It is learnt that Defence Minister Nirmala Sitharaman in a systematic manner has been reviewing all ongoing and pending projects over delays in specific defence acquisition projects. In consonance with the ongoing momentum Defence Acquisition Council (DAC), the highest decisionmaking body for defence procurement, chaired by Defence Minister on Monday, October 30, 2017, has accorded Acceptance of Necessity (AoN) for the procurement of 111 NUH worth 21,738 crore ($3.2 billion). Indian Navy has been making its proposals under the Strategic Partnership model to give a major boost to indigenous defence manufacturing capabilities in the country, especially in the Naval Aviation segment.

The Ministry of Defence (MoD)-Indian Navy combine will now issue the formal Request for Proposal (RFP) to original equipment manufacturers (OEM) for the first 16 helicopters to be imported in flyaway condition, with the balance 95 to be manufactured in India by an Indian manufacturer in partnership with the selected global OEM. RFP for the NUH is expected to be issued by mid-2018. Going by the stipulated provisions of the Defence Procurement Procedure, it could take two years, or more before the main contract is signed.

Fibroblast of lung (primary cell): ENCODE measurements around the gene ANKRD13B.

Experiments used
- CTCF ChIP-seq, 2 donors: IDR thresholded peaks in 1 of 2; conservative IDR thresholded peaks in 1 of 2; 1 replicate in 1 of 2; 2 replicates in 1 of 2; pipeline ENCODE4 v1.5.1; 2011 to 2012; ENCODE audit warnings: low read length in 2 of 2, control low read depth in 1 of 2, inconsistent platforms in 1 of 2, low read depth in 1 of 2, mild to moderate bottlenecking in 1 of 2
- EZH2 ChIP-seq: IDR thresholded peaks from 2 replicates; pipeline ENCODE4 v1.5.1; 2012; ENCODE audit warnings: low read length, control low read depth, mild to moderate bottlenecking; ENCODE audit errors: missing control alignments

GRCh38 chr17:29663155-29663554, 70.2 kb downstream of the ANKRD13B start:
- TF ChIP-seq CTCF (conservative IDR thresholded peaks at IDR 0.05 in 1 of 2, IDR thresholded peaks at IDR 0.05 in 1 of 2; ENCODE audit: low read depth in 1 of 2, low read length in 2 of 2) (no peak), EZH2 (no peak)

Specification/Contours of NUH

The specifications/contours of the approved scheme of NUH signal a pathbreaking amalgamation of roles of ASW and light-attack missions which were earlier the sole preserve of heavier Westland Sea King fleet. This initiative will provide a kind of force multiplier capabilities to not just the frontline warships, but also to the medium and minor war vessels through the shore based flights.